The stylish-looking Elsinore was an instant hit with buyers worldwide and in Australia they were soon the dominant bike on start lines all over the country. The Elsinore was the right bike at the right time and the right price. It was not without its faults, a season of hard use could produce gearbox problems, for example, but as an all-around package it was ahead of all the others.

1975 Suzuki RM125/250A

While many look back with fond memories if they owned a TM Suzuki, the big leap for the bikes from Hamamatsu was the RM series. The RM was Suzuki’s leap into the world of long travel pioneered by Maico and it went with 45-degree angled gas/oil shocks mounted upside down. This gave 214mm of travel to go with the 220mm at the pointy end and a very neat looking package it presented.

An ad running in US Dirt Bike magazine had a quotation from an impressed rider stating “what it feels like is a spring all wound up ready to be jiggled. So I jiggled it. Waaaaaaaaaaaeeeeeeee!” Combined with improved ports that were so wide that they required two bridges and Suzuki’s crankcase reed induction, the RM was a big leap forward and so were the B models.


In the early days of my interest in dirtbikes, I went to Amaroo Park to watch my first race, a round of the Mister Motocross Series and, in among the screaming two-strokes, was one booming thumper.

It was Lester Rowley on his CCM, which stood for Clews Competition Machine. CCMs were built in England and owed their existence to Alan Clews who, when BSA announced the closure of its competition department in 1971, bought a dozen frames and other parts for 750 pounds sterling.

He built the bikes for sale while keeping one for himself and CCM grew to carry the thumper flag in MX for the remainder of the century – until the Yamaha YZ400F came along in 1997. Suspension was improved, electronic ignition added and, with Vic Eastwood riding a CCM in the US Trans Am Series, interest was fired.

1975 Yamaha YZ250B

Yamaha entered the long-travel race from an entirely different direction with its Monocross system, often mistakenly called “cantilever” here in Australia. The design was the brainchild of Belgian inventor Lucien Tilkins and, after proving its worth on Hakan Andersson’s 250cc title-winner in 1973, got further development to emerge for the buying public in 1975.

The racing prototypes puzzled spectators as they seemed to have no rear suspension, with the shock hidden in the frame backbone and pivoting near the steering head. This did put weight up a little high so riders had to adapt, but the design worked.

Yamaha IT400C/Suzuki PE250B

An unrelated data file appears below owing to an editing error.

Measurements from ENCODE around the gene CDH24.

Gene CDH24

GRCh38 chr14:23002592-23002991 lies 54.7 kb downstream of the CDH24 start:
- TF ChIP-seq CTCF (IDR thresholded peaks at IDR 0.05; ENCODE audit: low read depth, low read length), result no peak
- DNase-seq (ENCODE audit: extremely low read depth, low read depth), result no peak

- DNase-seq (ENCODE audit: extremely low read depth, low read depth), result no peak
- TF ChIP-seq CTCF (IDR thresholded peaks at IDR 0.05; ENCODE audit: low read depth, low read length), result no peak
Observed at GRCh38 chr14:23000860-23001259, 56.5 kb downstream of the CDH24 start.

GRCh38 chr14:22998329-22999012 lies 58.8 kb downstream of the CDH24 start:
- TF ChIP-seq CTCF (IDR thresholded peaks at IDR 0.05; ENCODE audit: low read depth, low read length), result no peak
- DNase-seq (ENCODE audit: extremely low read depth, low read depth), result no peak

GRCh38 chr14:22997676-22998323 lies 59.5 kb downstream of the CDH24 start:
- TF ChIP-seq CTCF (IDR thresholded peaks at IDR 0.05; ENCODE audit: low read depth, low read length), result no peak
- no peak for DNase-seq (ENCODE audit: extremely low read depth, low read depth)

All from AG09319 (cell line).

With the Japanese going from one success to another in the motocross market it was only a matter of time before they moved into the enduro field, where the European factories still stood strong.

Yamaha entered the battle with the IT400C in 1976, closely followed by Suzuki with the PE250B, based on its RM-B. Before these two bikes, those of us who chose to ride the manly sport of enduro had to have a friendly bank manager to afford a European mount as well as a good degree of mechanical ability and free time to keep said machinery in a mobile condition. The IT400C was a proper factory-built enduro bike that was ready to go, straight off the showroom floor. After Suzuki released the PE250B, enduro fields soon became a sea of blue and yellow.

Husqvarna Automatic

As mentioned in the intro, designers were shooting off in all directions looking for the right route in the 1970s and Husqvarna explored the automatic gearbox concept, an idea it took to the market in 1976 and persevered with until 1988. The idea came from the terms of a Swedish Army tender which required a motorcycle that was easy for non-motorcycling troops to operate. Husqvarna didn’t win that tender but became the army’s supplier with auto bikes in later years.

To cover the development costs it was decided to offer the Auto for general consumption and, despite having limited appeal, it sold well enough to inspire further development. The four-speed gearbox did need more maintenance on its clutch packs than a manual one but improvements came with time, and the last model produced was a three-speed. The Auto began life as a 360 and finished as a 430, having also gained liquid cooling, a front disc and monoshock suspension.

Honda XL250 Motosport

Released in 1972 as Honda’s answer to the growing demand for trailbikes, the Motosport was an instantly recognisable bike due to its silver paint with contrasting maroon stripe on the tank. The SOHC, four-valve engine put out reasonable power by the standards of the day but, as the competing brands were all producing “light” two-strokes, the XL was sometimes referred to as the “lead sled”.

Despite that barbs, the bike sold well and was soon the target of many accessory companies. Honda also went the two-stroke route briefly off the back of the successful Elsinore program with MT trailbikes and MR enduros but ultimately stuck with its four-stroke roots.

1976 (And A Half) Yamaha YZ125X

Yamaha, like Maico, had a “half” version with its air-forked 125X. It was nicknamed the “speedo/tacho” model due to the high-pressure air canisters on top of the fork legs. The legs themselves were low-pressure chambers with the high-pressure chambers to top, separated by a floating piston. The air pressure in the lower chamber was to hold the fork at the proper ride height (travel would stiffen as the air was compressed).

As the fork moved through its stroke, the air pressure in the legs pushed the floating pistons upward against the higher pressure inside the canister, increasing volume. The goal was to have plush forks for small- to mid-sized bumps and additional bottoming resistance but the valving was atrocious and they tended to top out on rebound.

The market wasn’t quite ready to trust a front-end with no coil springs either, and a common question was “what happens if it springs a leak?” Yamaha returned to conventional forks for 1977 but that wasn’t the end of the matter, with Husqvarna and KTM persisting with WP air forks at the moment after another recent mass withdrawal by Japan.